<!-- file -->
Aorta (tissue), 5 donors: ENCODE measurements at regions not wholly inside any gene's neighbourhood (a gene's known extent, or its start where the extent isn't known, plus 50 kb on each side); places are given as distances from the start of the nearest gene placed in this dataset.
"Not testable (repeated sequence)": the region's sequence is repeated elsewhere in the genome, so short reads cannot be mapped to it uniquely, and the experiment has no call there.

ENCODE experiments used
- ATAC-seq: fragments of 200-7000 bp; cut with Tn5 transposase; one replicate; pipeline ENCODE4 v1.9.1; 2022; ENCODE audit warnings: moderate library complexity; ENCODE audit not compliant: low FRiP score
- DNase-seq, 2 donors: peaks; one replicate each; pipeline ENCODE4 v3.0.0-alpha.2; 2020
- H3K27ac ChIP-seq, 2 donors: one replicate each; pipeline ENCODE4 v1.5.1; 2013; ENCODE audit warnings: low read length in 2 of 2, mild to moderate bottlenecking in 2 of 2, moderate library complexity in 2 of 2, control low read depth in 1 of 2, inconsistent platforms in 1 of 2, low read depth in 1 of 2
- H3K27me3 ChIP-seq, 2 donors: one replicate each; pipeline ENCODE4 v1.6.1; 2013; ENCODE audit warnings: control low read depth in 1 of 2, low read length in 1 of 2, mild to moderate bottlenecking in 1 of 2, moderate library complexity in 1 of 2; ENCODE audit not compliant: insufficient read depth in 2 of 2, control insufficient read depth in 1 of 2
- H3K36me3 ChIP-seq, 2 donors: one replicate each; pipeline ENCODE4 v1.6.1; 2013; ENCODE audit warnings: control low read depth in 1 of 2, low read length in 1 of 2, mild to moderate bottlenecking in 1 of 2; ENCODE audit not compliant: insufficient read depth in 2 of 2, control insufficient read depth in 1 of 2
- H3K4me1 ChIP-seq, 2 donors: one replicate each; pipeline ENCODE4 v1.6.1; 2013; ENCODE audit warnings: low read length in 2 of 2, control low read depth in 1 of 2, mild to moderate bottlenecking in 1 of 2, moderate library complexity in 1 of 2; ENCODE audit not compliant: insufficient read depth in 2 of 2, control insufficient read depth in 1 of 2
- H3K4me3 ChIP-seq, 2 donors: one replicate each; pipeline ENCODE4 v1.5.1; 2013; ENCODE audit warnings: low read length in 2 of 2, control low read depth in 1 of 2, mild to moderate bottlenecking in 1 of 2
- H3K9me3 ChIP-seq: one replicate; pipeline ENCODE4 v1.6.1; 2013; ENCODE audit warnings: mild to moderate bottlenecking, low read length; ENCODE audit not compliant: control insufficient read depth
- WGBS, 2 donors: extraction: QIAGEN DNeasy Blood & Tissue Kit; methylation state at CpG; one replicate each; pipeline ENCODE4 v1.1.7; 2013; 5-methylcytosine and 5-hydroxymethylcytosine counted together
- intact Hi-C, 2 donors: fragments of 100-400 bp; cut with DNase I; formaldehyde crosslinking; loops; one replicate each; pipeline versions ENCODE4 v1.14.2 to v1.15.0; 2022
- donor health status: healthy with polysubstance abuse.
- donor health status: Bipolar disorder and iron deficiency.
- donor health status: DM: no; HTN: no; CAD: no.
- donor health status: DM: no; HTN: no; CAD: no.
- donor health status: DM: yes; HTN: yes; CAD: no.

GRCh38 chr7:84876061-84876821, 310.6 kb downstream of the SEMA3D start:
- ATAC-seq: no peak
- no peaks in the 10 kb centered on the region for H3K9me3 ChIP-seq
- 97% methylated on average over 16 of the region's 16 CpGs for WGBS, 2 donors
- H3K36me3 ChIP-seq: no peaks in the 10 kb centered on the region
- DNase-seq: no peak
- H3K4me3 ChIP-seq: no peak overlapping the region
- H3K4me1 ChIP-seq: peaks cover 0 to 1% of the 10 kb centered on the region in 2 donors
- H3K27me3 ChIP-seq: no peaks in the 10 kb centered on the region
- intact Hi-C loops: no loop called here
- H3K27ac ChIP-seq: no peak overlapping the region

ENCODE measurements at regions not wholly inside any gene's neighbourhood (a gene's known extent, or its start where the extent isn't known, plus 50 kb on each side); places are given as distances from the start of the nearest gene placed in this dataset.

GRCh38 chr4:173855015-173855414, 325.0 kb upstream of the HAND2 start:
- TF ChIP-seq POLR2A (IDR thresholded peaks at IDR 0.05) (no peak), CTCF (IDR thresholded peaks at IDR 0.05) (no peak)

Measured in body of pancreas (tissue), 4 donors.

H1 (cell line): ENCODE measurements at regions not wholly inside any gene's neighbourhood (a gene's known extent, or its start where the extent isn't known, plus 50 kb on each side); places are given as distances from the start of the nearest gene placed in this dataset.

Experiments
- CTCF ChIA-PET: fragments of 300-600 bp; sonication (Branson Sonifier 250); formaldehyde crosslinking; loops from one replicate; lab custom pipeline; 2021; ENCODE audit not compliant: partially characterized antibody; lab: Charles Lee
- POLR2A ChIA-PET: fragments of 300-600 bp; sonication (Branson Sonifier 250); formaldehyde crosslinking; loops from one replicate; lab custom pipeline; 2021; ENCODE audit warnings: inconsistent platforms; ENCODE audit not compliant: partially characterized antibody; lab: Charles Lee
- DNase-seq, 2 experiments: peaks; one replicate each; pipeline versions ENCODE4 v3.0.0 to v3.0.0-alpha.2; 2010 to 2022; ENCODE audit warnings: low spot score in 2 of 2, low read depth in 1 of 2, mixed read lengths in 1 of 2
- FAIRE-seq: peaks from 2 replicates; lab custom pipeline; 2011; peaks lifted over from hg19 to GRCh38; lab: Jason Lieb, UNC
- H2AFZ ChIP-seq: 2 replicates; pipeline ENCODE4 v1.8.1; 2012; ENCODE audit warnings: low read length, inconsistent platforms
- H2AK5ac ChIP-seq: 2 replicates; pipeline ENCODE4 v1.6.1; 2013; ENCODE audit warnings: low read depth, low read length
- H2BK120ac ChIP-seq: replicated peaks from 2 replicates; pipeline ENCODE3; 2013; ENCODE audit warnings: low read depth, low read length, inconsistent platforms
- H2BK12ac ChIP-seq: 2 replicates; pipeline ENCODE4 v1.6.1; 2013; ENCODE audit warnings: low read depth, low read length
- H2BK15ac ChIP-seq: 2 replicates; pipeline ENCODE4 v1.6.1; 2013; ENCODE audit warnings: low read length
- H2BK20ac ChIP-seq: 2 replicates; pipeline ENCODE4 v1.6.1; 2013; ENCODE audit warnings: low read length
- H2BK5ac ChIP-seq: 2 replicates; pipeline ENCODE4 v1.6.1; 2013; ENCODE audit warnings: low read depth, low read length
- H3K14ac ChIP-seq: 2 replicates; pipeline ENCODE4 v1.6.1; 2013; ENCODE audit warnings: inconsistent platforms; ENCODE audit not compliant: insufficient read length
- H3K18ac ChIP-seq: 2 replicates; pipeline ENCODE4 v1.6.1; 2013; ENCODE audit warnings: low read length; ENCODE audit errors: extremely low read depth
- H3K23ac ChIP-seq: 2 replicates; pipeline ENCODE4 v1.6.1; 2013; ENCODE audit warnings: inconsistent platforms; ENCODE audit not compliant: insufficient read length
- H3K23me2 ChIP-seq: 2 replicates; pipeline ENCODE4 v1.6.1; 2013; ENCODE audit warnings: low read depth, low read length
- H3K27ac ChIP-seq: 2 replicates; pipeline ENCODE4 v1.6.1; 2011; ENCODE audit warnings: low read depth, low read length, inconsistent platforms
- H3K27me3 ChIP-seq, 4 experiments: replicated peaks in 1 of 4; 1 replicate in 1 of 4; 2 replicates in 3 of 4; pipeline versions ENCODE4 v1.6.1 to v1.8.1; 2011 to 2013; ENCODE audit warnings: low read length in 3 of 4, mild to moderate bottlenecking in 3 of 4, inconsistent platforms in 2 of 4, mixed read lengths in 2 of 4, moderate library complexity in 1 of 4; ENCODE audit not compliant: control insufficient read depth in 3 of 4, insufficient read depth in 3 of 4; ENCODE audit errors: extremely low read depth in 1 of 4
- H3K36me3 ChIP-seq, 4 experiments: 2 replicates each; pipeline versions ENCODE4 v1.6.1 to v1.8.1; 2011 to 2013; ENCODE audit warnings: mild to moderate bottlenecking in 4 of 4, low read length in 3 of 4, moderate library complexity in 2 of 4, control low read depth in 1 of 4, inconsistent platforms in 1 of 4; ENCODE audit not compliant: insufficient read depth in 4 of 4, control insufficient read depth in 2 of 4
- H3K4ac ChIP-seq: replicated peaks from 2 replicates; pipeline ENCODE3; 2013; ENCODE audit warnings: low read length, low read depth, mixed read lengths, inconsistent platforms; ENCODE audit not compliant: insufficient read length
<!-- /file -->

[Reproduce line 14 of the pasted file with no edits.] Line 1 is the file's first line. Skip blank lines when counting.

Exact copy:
- donor health status: healthy with polysubstance abuse.